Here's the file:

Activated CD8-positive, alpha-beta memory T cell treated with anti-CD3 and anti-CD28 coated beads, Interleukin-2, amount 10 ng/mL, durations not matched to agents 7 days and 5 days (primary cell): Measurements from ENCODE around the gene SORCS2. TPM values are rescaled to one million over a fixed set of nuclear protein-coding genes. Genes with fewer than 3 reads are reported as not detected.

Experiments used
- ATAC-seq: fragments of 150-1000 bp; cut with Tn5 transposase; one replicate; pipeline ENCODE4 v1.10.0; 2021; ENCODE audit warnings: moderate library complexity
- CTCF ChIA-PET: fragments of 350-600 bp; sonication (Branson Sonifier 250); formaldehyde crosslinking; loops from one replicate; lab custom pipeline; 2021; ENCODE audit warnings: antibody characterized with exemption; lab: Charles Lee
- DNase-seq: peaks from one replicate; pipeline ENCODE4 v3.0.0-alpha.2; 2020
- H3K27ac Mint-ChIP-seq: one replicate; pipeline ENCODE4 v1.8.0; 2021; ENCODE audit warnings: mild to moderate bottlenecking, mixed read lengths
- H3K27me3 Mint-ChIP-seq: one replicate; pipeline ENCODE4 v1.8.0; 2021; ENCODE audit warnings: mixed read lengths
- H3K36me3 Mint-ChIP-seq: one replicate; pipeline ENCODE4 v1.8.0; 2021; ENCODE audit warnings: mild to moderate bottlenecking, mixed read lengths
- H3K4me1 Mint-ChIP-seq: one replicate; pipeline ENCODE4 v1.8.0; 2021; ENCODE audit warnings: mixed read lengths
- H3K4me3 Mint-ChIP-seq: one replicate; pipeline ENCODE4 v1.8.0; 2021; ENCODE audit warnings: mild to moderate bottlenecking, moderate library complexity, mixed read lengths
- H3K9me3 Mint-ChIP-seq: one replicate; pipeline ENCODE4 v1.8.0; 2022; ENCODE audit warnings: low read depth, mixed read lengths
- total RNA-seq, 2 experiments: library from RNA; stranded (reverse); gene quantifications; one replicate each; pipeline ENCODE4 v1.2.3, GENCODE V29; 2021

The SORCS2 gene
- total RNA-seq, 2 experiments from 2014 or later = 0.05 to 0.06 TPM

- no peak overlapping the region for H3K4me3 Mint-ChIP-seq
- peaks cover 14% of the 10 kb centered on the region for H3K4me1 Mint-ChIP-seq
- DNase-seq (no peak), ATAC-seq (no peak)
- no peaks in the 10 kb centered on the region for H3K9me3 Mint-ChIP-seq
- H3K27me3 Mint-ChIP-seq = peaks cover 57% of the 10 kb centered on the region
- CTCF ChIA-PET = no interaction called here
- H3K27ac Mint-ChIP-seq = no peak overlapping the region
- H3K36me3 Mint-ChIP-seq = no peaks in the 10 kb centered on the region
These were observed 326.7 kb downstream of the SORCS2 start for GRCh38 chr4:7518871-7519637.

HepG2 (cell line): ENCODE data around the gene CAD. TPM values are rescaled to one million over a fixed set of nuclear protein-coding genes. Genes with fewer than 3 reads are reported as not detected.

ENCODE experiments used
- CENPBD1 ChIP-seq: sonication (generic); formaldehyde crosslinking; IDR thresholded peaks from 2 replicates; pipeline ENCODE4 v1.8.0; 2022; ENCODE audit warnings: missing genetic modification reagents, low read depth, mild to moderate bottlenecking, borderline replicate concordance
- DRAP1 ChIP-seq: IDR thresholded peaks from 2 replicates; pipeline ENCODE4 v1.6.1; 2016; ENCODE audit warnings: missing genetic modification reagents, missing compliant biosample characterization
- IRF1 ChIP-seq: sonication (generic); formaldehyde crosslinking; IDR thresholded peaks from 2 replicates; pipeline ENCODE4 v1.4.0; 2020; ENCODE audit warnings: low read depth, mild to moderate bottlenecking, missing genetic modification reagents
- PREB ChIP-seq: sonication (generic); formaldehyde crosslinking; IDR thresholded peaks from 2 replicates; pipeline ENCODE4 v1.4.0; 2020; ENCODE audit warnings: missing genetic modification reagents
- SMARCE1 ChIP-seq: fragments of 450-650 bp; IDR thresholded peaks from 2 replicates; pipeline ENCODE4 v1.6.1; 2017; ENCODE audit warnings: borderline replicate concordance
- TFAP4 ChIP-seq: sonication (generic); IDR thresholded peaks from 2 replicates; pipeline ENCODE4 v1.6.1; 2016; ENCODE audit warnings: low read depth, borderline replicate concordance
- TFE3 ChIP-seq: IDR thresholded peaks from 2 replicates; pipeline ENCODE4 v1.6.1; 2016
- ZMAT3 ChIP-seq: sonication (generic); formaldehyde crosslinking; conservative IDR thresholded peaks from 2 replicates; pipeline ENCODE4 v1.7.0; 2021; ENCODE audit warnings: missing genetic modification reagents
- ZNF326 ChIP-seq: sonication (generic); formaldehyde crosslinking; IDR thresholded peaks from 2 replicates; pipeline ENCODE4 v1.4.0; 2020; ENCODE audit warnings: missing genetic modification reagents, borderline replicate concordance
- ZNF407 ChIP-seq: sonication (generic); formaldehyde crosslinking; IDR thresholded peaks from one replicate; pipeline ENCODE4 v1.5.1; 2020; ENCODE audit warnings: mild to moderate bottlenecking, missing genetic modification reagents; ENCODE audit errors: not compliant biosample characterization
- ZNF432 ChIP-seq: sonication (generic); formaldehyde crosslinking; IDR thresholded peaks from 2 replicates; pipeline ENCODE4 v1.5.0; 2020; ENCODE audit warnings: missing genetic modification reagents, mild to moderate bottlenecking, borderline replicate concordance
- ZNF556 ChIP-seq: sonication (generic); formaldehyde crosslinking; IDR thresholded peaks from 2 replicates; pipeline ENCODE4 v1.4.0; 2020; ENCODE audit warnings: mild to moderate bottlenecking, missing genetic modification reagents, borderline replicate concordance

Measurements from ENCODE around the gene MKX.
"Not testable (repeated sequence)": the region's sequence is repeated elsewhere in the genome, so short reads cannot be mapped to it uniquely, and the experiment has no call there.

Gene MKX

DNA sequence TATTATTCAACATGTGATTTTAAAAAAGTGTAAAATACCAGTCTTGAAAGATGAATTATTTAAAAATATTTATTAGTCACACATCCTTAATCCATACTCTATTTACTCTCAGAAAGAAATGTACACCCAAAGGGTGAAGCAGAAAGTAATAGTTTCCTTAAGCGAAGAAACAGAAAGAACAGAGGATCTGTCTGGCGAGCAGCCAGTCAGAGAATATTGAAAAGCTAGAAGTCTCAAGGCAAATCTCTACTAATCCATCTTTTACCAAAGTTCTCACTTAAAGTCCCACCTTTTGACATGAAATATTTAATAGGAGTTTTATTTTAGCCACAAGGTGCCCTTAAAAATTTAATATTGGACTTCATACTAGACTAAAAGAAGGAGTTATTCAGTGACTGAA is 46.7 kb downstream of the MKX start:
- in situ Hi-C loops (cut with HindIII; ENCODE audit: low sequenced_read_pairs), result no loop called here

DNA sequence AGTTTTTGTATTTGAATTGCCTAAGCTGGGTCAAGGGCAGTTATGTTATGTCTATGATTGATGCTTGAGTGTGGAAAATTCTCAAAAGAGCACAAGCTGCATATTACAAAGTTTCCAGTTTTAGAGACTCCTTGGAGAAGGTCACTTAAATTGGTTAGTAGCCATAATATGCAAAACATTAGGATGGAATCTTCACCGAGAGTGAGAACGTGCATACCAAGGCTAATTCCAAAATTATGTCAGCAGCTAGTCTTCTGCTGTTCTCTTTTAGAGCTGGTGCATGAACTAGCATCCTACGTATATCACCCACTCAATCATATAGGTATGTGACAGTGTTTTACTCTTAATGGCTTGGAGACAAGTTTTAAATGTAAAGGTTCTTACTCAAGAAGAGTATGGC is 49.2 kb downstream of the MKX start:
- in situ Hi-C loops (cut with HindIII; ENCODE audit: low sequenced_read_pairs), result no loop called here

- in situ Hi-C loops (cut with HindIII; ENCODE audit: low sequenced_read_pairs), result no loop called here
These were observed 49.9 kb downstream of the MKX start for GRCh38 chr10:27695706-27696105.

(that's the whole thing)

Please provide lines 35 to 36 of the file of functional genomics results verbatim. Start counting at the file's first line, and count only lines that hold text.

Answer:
- ZNF407 ChIP-seq: sonication (generic); formaldehyde crosslinking; IDR thresholded peaks from one replicate; pipeline ENCODE4 v1.5.1; 2020; ENCODE audit warnings: mild to moderate bottlenecking, missing genetic modification reagents; ENCODE audit errors: not compliant biosample characterization
- ZNF432 ChIP-seq: sonication (generic); formaldehyde crosslinking; IDR thresholded peaks from 2 replicates; pipeline ENCODE4 v1.5.0; 2020; ENCODE audit warnings: missing genetic modification reagents, mild to moderate bottlenecking, borderline replicate concordance